"She told my sister thinking it was her, and then they told me because my sister obviously got a pregnancy test and it wasn't her, and they told me and I was like 'I don't think so,'" Vargas said.
To everyone's surprise it was Vargas, and she eventually found out she wasn't only pregnant, she was also going to have identical twins.
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According to doctors at St. Mary Medical Center in Long Beach, where Vargas delivered her babies, the twins shared the same placenta and amniotic sac.
"They're called monochorionic-monoamniotic twins. It is a very rare kind of pregnancy. It happens one out of 35,000 pregnancies," said Dr. Rabin Mizrahi, chief of Obstetrics and Gynecology at St. Mary Medical Center.
Vargas was told her pregnancy was high risk, which worried her.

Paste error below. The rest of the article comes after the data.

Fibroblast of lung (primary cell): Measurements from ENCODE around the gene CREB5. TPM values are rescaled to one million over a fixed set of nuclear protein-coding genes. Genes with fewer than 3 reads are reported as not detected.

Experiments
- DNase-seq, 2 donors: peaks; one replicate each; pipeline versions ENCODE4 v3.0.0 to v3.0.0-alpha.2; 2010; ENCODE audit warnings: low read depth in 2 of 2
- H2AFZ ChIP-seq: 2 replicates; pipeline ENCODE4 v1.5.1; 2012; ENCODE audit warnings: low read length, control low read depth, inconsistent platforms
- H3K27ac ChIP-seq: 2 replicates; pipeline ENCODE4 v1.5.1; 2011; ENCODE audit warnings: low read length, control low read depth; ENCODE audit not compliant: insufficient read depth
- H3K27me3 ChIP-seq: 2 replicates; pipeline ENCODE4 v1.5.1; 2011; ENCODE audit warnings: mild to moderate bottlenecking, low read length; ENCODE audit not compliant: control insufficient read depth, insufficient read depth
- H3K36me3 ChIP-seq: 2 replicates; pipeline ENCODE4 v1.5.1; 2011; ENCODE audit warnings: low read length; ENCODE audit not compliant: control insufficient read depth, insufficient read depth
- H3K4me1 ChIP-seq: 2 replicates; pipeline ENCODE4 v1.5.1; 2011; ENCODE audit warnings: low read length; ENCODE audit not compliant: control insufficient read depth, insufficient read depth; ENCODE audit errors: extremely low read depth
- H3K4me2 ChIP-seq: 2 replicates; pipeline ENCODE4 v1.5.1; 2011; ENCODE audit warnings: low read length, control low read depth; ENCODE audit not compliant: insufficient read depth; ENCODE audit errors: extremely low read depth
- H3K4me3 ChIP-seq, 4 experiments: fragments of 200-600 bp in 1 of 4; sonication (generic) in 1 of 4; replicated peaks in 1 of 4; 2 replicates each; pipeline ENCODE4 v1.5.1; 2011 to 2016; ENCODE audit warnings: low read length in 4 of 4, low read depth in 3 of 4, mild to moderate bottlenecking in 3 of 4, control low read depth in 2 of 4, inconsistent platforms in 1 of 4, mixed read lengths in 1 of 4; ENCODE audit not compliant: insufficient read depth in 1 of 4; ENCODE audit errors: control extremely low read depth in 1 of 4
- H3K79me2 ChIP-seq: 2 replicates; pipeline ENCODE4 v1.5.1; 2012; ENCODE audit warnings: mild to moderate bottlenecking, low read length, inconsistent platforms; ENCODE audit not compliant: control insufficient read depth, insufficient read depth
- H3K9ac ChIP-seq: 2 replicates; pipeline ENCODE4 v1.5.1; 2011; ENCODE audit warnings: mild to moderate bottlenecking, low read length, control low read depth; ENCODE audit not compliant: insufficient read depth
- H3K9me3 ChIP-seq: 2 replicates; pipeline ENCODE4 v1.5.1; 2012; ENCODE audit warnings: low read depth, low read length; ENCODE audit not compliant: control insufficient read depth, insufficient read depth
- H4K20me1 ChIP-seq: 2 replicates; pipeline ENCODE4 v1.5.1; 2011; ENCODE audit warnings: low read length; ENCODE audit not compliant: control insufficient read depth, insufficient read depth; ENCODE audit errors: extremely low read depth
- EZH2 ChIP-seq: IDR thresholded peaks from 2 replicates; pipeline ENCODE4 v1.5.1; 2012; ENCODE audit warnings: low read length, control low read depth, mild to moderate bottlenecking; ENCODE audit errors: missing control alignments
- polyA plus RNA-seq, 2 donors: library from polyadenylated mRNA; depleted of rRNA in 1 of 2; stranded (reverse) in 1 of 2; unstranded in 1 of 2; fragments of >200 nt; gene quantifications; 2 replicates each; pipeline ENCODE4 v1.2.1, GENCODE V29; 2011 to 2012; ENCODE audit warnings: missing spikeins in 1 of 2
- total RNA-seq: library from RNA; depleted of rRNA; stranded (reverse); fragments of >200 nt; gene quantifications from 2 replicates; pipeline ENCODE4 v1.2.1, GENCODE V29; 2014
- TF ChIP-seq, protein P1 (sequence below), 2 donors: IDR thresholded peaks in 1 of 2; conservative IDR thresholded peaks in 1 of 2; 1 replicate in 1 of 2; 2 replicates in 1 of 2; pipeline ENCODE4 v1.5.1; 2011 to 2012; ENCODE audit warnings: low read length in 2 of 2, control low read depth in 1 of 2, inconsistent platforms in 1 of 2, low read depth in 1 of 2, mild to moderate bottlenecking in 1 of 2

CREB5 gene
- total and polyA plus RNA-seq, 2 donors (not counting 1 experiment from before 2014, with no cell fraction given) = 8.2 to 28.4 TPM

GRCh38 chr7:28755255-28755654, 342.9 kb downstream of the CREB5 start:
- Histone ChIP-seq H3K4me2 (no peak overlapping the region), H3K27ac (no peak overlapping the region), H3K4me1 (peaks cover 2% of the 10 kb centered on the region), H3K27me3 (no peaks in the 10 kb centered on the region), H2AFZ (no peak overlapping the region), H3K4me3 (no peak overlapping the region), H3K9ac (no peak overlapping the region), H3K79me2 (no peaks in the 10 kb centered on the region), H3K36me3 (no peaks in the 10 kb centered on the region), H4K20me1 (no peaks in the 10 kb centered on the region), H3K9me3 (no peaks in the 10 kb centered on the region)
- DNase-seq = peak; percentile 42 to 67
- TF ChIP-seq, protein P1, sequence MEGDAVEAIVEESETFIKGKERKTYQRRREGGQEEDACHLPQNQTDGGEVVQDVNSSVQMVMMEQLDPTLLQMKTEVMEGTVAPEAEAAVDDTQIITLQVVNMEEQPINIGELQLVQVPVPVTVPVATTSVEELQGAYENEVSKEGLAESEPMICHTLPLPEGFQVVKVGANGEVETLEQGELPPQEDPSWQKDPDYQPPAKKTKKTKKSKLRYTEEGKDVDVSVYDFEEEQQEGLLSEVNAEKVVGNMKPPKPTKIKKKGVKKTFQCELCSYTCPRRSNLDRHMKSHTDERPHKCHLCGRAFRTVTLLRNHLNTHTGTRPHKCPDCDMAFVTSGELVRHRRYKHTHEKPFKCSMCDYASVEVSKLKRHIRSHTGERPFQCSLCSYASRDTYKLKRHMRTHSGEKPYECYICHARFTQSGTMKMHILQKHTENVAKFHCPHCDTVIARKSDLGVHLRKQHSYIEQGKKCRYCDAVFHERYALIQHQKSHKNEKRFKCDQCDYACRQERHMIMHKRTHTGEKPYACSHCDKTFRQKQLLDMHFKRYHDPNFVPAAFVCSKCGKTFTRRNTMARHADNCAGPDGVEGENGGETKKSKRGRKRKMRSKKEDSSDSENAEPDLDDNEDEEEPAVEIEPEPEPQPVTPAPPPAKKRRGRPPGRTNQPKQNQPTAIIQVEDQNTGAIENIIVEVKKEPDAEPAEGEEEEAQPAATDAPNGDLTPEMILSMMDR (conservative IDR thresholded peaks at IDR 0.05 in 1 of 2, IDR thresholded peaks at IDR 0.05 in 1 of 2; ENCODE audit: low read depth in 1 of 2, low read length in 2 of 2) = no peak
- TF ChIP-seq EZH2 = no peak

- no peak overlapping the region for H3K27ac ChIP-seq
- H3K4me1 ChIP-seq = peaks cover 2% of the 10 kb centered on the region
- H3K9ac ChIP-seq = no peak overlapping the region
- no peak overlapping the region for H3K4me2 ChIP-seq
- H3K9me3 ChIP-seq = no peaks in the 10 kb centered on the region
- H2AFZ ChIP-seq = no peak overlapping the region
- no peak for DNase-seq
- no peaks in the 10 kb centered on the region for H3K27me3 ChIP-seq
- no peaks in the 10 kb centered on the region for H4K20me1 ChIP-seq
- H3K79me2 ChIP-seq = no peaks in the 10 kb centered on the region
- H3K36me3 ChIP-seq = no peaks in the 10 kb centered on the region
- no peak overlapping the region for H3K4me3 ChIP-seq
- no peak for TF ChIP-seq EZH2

"There's a few reasons its dangerous for them, like umbilical cord entanglement, one baby grows more than the other," said Vargas.
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At 26 weeks, Vargas said she had to go to the hospital, and stayed for eight weeks before she finally gave birth to her twins.
"I think it was a good pregnancy because I had good support and the hospital, the nurses, they were amazing. They threw a baby shower for my babies," said Vargas.
She gave birth to two baby boys, Adan and Raul, on Sep. 14.
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"Baby b has a little mole on his head so I'm like, 'Oh that's good,' because to be honest they look so alike," said Vargas.
"About 80 to 90% of twin's pregnancies with mono-mono are having good outcomes in recent years," said Mizrahi.
Both babies are at home happy and healthy, and now Vargas is a busy mom of four boys.